This was my first time trying quinoa. I’m obsessed with the texture. It's so fluffy, and feels like it's popping in your mouth. A sprinkle of Santa Fe style toppings brings the quinoa bowl to life.
Makes 1 serving
  • ½ cup multicolored quinoa (any should work!)
  • 1 cup of water
  • ⅛ cup of canned corn
  • 2-3 garden tomatoes, sliced
  • 1 cucumber, peeled and chopped
  • ½ small avocado, sliced
  • Few pieces of romaine lettuce, chopped
  • A drizzle of olive oil to taste
  • Preferred Dressing, if desired
  1. Rinse and drain the quinoa. Add rinsed quinoa and water to a small saucepan and bring to a boil over high heat. Turn the heat down to medium-low, cover, and simmer for approx. 15 minutes.
  2. Plate in a bowl with corn, tomatoes, cucumbers, avocados, and lettuce.
  3. Drizzle with olive oil or preferred dressing, to taste.

6. Pesto Pasta 

I love pesto – it’s garlicky, a bit oily, and the subtle basil flavor comes through perfectly. Nothing can go wrong when you combine pesto and pasta. 

Makes 2 servings
  • 2 tablespoons chopped onion
  • 1 3/4 teaspoons pesto
  • 1 1/2 teaspoons olive oil 
  • 1 1/4 teaspoons grated Parmesan cheese
  • 1/4 (16 ounce) package pasta
  • salt to taste
  • ground black pepper to taste
  1. Cook pasta in a large pot of boiling water until done. Drain.
  2. Meanwhile, heat the oil in a frying pan over medium low heat. Add pesto, onion, and salt and pepper. Cook about five minutes, or until onions are soft.
  3. In a large bowl, mix pesto mixture into pasta. Stir in grated cheese. Serve.

7. Spinach and Mushroom Quesadillas 

A tortilla-and-cheddar cheese quesadilla used to be my go-to lunch on a busy day. But, I wanted to step it up and try a more nutritious version of my favorite lunch. In this recipe, the cheese blends with the spinach and mushrooms to create a savory combination. It brought me the satisfaction of eating a Taco Bell quesadilla, without the meat.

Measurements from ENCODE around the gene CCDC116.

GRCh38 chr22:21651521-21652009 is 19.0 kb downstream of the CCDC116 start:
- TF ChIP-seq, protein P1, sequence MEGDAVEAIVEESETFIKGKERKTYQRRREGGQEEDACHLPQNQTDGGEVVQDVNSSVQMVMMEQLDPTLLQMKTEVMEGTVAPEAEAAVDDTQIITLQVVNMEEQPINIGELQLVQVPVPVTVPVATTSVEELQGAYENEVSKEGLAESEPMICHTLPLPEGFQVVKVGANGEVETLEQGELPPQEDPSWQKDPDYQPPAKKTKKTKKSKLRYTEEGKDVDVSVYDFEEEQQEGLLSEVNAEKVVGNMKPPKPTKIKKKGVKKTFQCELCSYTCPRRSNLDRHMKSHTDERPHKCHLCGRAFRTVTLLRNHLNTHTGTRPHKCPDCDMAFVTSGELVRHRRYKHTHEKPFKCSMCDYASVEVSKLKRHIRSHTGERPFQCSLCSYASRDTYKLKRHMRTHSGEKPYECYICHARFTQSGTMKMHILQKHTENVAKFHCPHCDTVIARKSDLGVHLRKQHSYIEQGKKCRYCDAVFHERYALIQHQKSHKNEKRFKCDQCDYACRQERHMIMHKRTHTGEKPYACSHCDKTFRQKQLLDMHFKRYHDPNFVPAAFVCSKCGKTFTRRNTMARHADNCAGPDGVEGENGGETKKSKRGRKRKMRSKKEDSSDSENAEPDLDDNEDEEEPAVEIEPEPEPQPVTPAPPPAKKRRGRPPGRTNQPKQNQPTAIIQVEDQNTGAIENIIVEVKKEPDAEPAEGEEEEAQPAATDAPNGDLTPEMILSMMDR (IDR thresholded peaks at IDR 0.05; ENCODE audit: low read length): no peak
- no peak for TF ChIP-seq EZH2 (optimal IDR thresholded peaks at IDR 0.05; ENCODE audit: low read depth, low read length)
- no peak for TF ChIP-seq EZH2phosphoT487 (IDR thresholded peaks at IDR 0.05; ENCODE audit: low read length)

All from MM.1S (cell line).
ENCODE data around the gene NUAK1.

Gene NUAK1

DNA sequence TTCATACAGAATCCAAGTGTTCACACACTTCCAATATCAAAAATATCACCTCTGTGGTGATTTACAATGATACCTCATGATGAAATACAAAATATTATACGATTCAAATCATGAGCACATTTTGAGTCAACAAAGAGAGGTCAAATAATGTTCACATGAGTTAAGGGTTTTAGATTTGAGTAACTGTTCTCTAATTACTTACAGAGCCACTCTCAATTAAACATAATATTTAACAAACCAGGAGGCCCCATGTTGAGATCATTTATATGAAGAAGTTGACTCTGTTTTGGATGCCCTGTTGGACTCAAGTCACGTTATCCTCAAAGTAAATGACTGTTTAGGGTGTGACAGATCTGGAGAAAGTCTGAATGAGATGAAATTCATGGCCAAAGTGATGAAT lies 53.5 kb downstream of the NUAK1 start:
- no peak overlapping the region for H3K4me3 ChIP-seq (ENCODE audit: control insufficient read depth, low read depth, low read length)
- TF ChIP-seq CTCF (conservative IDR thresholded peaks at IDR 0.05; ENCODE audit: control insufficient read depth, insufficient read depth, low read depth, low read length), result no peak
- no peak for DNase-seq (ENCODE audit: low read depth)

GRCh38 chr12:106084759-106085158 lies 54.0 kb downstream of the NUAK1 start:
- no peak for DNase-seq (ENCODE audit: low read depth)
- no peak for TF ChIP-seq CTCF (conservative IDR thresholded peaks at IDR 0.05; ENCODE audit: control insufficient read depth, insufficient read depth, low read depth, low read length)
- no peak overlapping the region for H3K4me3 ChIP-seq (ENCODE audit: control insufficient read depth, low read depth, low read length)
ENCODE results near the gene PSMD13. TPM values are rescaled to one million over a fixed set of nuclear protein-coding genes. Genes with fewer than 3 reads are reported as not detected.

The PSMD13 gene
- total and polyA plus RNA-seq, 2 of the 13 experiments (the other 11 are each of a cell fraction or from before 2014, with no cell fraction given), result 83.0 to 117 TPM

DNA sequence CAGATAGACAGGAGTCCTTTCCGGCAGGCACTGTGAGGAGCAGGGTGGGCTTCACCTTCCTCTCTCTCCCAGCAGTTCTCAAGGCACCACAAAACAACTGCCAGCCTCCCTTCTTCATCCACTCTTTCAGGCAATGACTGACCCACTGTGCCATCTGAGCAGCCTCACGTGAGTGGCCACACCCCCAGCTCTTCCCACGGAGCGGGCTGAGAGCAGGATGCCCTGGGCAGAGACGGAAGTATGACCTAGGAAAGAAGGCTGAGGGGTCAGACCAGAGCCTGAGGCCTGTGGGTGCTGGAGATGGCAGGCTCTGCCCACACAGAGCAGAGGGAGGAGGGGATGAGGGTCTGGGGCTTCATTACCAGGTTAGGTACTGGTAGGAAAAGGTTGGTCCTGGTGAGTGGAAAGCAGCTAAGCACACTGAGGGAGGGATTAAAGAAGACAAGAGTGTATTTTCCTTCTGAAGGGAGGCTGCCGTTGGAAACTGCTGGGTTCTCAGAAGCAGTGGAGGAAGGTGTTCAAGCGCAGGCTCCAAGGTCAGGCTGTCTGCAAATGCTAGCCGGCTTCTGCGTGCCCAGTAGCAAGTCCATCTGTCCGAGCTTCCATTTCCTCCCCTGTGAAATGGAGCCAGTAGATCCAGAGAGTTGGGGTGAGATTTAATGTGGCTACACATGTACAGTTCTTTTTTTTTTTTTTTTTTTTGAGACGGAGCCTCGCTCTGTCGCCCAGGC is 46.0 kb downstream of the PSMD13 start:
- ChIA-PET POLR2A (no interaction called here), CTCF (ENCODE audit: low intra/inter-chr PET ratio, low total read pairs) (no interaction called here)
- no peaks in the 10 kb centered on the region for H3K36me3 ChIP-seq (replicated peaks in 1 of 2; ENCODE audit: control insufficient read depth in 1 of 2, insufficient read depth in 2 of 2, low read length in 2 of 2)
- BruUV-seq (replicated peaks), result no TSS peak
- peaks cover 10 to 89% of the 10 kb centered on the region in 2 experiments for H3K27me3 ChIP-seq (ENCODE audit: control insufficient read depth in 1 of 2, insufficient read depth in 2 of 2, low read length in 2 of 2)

Makes 2 quesadillas
  • 1 tablespoon olive oil
  • ½ cup mushrooms, sliced
  • 2 cloves garlic
  • 3 cups fresh spinach
  • salt, to taste
  • pepper, to taste
  • 2 large flour tortillas
  • 1 cup shredded mozzarella cheese
  • ½ cup shredded parmesan cheese
  • Avocado, Salsa, Sour Cream, or any preferred quesadilla garnishes
  1. Let the oil heat up in the skillet and add the garlic followed by the mushrooms. Cook until the mushrooms have softened and caramelized a bit.
  2. Add the spinach and cook until spinach has wilted. Season with salt and pepper. Remove from the pan and set aside.
  3. Place the tortilla in the skillet and add a layer of both cheeses on half of the tortilla.
  4. Add the spinach and mushrooms, top with more cheese and fold the tortilla in half.
  5. Cook for 6 minutes over medium heat, flipping halfway.
  6. Serve with preferred quesadilla garnish. Enjoy!
Are you considering becoming a vegetarian? Let us know in the comments below!


Tiffany Marie Tran is currently a high school senior in San Jose, CA. She loves the challenge of writing: her poetry is in the Articulation is Power anthology, and she writes monthly activism articles as the Editor-In-Chief of Youth Art Magazine. Hoping to become a political journalist, she spends her time preparing for policy debate tournaments, organizing community events as a city council intern, and participating in the Santa Clara Office of Women's Policy Girls Advisory Team. To stay healthy during a busy week, Tiffany Marie enjoys figure skating or gardening.